Cook a tasty meal, fight efficiently,

Die gallantly.


  Author unknown





Let grace and goodness be the principal of thy affections.√?¬† For love, which hath ends, will end; whereas that which is founded on true virtue, will always continue.

  John Dryden


The quest for the art of love, and the desire for the knowledge of the science of life, are one in the same.

Each in a constant, desperate search

of answers that the other holds.

The key to your happiness is within the equality of all things.

Take the time to guide yourself and others will follow,

you need not hold their hands.

Science is an art?

It takes Love, Faith and Courage.

J Connor  1994

The Man of Life Upright

The man of life upright, whose guiltless heart is free

from all dishonest deeds or thoughts of vanity.

The man whose silent days in harmless are spent,

whom hopes cannot delude, nor sorrow discontent.

That man needs neither towers nor armor for defense,

nor secret vaults to fly from thunders violence.

He only can behold with unaffrighted eyes, the horrors of the deep

and the terror of the skies.

Thus scorning all the cares that fate or fortune brings,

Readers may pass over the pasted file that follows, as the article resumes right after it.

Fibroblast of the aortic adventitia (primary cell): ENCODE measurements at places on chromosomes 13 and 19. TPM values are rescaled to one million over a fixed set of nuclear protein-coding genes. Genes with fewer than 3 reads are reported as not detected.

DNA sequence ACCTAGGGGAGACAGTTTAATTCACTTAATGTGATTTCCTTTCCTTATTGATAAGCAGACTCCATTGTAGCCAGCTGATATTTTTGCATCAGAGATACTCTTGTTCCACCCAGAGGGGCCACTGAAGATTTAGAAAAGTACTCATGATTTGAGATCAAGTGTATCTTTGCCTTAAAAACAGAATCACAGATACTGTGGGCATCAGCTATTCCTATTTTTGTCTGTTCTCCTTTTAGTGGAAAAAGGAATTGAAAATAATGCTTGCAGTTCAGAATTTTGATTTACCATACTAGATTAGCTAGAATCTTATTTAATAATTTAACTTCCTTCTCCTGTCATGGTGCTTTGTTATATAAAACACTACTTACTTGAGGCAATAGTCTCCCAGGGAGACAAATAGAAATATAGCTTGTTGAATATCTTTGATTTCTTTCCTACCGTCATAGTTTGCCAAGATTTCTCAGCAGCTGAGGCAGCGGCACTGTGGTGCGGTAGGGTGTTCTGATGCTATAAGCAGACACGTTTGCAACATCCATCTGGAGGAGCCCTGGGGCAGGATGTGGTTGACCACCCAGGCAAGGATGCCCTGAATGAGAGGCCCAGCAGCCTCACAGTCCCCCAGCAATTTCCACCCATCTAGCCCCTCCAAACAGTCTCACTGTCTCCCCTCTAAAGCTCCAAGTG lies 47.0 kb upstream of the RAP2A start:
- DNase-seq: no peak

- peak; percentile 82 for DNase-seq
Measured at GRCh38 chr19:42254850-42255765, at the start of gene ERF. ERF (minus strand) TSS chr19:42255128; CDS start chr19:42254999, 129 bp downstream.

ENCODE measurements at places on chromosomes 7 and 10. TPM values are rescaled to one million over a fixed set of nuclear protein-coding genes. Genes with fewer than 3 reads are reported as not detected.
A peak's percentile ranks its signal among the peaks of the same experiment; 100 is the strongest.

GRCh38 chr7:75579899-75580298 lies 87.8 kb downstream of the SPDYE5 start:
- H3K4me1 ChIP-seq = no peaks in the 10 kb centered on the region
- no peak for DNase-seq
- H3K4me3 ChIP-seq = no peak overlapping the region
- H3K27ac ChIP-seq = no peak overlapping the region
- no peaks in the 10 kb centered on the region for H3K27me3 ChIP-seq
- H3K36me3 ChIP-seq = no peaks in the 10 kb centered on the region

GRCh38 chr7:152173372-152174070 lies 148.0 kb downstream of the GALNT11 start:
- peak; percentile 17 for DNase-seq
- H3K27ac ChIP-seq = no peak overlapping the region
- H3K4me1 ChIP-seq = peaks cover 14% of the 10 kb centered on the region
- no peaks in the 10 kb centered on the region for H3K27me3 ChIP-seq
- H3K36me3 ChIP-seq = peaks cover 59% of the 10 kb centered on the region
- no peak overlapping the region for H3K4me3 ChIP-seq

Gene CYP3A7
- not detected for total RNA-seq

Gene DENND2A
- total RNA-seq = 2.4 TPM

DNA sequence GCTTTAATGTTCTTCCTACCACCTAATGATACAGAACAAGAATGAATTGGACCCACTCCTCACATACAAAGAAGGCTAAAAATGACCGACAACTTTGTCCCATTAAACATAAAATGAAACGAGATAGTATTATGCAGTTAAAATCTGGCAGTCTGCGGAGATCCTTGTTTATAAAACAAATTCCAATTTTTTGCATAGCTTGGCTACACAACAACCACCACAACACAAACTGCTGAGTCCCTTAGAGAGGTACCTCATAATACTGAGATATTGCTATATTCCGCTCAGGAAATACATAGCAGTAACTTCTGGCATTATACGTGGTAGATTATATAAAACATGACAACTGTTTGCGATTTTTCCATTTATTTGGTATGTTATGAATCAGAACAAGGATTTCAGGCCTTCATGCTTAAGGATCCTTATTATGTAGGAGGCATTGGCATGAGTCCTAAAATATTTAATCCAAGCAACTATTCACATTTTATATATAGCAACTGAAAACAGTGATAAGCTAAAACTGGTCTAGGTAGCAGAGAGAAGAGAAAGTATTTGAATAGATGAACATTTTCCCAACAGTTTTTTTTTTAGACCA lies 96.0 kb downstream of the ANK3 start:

he makes the heaven his book, his wisdom heavenly things.

Good thoughts his only friend, his wealth a well spent age.

The earth his sober inn, and quiet pilgramage.


¬† ¬† ¬† Given to me by an ex-girlfriend 1994√?¬† Author unkown


Without improvisation, everything in the plant world would be "paint by numbers", and any dimestore artist could do it.


Give and Take:


If you win √Ę?? win gracefully


If you want love √Ę?? love faithfully


If you wish to learn √Ę?? learn by teaching


If you should fall √Ę?? fall reaching


 J Connor

Other Comments:


 Remembrance Profiles -  5 Sailors Remembered
  • Connor, James, PO2, (1951-1955)
  • Jordan, Alexander
  • Lawver, Kerry, PO3, (1983-1987)
  • Swain, Evelyn, PO3
 Photo Album   (More...

  1983-1985, HM-0000, Naval Hospital Bethesda, MD

HM-Hospital Corpsman

From Month/Year
- / 1983

To Month/Year
- / 1985

Naval Hospital Bethesda, MD Unit Page


HM-0000-Hospital Corpsman


 Naval Hospital Bethesda, MD Details

Naval Hospital Bethesda, MD